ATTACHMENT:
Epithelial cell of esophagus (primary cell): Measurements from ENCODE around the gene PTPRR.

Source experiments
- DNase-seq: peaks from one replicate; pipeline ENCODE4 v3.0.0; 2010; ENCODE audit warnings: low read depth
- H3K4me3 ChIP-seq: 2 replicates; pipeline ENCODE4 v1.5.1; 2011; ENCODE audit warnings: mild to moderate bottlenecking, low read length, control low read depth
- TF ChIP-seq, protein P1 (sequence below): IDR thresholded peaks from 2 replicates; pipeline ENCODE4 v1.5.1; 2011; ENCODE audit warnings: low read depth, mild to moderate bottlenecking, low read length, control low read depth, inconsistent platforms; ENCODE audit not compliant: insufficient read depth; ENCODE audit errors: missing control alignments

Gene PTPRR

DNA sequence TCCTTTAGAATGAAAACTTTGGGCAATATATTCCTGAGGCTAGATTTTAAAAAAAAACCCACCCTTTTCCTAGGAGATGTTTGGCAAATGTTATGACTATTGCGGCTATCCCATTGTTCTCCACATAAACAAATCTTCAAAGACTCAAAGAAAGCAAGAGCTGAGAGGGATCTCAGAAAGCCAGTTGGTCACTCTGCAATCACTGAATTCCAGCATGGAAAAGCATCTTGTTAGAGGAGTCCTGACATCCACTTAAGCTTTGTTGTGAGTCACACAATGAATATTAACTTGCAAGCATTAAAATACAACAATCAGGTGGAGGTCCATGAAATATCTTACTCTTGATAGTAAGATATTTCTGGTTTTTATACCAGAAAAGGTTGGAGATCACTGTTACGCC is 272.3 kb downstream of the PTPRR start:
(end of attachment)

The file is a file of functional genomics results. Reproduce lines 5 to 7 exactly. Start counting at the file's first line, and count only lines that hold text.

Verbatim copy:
- TF ChIP-seq, protein P1 (sequence below): IDR thresholded peaks from 2 replicates; pipeline ENCODE4 v1.5.1; 2011; ENCODE audit warnings: low read depth, mild to moderate bottlenecking, low read length, control low read depth, inconsistent platforms; ENCODE audit not compliant: insufficient read depth; ENCODE audit errors: missing control alignments

Gene PTPRR

DNA sequence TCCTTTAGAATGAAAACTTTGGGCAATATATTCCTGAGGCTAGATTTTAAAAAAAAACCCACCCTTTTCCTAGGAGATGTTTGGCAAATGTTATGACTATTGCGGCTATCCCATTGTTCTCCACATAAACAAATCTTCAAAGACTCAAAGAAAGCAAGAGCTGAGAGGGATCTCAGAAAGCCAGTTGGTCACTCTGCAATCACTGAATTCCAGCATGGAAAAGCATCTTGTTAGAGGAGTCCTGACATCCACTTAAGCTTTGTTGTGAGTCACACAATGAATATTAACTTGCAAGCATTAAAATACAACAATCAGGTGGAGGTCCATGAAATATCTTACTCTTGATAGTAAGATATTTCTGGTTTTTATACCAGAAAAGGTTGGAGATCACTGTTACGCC is 272.3 kb downstream of the PTPRR start: